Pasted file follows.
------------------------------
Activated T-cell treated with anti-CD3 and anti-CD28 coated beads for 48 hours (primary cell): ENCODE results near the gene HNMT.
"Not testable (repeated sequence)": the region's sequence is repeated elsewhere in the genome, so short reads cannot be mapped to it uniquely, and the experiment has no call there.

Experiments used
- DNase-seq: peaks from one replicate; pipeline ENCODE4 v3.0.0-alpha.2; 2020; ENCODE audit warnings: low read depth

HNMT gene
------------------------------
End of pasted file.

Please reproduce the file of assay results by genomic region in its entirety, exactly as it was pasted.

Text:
Activated T-cell treated with anti-CD3 and anti-CD28 coated beads for 48 hours (primary cell): ENCODE results near the gene HNMT.
"Not testable (repeated sequence)": the region's sequence is repeated elsewhere in the genome, so short reads cannot be mapped to it uniquely, and the experiment has no call there.

Experiments used
- DNase-seq: peaks from one replicate; pipeline ENCODE4 v3.0.0-alpha.2; 2020; ENCODE audit warnings: low read depth

HNMT gene